Here I explain how to make sense of the econometric factor model widget.

The post explains the Econometric Factor Model widget that I have built. The factors used in the econometric factor model are: unemployment, consumer sentiment, market, size and value/growth. A brief explanation of the factors are as follows.

  • The unemployment factor is a proxy for the state of economy, and exposure to this factor measures the impact the economy can have on the performance of this stock.
  • The consumer sentiment is a voice of consumers behaviour and sentiment, and this factor can help understand the impact of consumer confidence on the stock's performance.
  • The exposure to market factor captures how the stock's performance is correlated with that of the market.
  • The size factor (or SML - Small Minus Large ) is a measure of the excess returns that the small cap has over the large cap stocks. The exposure to this factor is meant to capture the impact size has on the performance of this stock. Small (large) cap stock will typically have positive (negative) exposures to this factor.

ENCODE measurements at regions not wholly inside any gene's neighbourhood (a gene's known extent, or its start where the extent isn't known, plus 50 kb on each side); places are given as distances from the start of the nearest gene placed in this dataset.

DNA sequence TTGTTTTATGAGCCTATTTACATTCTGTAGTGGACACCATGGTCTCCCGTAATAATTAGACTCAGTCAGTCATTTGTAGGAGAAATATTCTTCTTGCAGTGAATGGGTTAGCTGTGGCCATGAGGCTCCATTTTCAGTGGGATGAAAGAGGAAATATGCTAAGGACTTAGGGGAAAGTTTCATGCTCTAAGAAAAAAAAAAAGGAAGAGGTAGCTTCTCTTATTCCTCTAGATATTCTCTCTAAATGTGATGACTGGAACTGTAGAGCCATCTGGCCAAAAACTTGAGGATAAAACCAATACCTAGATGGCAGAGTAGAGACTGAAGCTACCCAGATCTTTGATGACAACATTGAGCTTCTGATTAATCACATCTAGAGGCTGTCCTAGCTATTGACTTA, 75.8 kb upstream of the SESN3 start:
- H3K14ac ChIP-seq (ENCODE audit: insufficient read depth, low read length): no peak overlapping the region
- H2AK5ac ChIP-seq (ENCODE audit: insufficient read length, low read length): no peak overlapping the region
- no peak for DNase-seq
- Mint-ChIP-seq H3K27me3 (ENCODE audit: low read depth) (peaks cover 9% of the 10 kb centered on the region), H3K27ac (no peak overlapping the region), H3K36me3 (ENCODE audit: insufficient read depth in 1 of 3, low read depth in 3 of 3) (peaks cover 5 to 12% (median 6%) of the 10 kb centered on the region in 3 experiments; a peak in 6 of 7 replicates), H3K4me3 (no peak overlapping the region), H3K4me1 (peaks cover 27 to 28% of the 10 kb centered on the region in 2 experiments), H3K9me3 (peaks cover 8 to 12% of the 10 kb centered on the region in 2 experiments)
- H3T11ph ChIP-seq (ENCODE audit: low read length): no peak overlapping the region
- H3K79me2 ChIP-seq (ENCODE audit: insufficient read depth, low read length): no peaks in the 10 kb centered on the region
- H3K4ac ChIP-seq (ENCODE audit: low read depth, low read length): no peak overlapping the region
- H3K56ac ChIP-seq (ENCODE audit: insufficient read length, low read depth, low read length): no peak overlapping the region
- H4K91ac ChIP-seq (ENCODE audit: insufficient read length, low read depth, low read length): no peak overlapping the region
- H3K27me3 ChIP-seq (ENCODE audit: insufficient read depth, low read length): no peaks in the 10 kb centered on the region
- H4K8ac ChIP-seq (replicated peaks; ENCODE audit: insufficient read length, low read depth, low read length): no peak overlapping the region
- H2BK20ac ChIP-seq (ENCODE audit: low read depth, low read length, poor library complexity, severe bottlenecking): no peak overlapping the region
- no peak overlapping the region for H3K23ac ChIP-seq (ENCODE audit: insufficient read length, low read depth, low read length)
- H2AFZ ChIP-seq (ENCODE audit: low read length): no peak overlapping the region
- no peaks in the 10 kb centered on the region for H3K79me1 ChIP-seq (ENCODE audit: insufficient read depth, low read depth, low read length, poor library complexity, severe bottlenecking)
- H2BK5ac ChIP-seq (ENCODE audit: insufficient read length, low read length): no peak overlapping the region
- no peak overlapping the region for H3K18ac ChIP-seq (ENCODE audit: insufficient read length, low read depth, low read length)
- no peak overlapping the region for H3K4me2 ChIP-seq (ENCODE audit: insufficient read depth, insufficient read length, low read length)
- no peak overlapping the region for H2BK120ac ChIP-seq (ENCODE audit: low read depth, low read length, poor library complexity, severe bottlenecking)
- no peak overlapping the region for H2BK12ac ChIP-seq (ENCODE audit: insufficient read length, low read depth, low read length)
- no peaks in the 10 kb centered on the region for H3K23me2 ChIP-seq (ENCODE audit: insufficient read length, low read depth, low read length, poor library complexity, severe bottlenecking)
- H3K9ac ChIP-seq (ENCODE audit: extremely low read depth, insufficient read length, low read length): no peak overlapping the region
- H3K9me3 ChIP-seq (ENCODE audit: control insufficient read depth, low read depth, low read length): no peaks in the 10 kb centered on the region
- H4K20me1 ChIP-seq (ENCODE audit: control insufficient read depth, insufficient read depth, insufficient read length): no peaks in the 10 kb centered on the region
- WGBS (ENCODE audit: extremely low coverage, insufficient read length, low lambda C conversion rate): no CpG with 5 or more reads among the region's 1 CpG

• The value/growth (or HML - High book-to-value Minus Low) is meant to identify the value or growth aspect of a stock.

As a use case, let us try a few examples and see if it makes sense. The following table is based on the factor model run using 5 years of historical returns as of 09-30-2014.

Ticker Unemployment Consumer Sentiment Market Size Value
{{item.Ticker}} {{item.Unemployment}} {{item.ConsumerSentiment}} {{item.Market}} {{item.Size}} {{item.Value}}

United States Steel Corporation (X), Delta Airlines (DAL), and MicroSoft (MSFT) have negative exposure to unemployment, meaning increase in unemployment (or a detiorating economy) hurts the returns of this company. Mc Donalds (MCD) has a positive exposure to unemployment, in a hurting economy MCD has a better business.

Delta Airlines has the most significant exposure to the consumer sentiment factor. This makes sense because travel industry benefits from a positive consumer sentiment.

The companies on the higher end of the large cap spectrum have a negative exposure to the size factor. The strong positive exposure of DAL to size is a little puzzling, and its history of mergers with Northwest might explain. This is also highlights that factor models do need more than intuition sometimes to make sense and make correct use of.

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I am Goutham Balaraman, and I explore topics in quantitative finance, programming, and data science. You can follow me @gsbalaraman.

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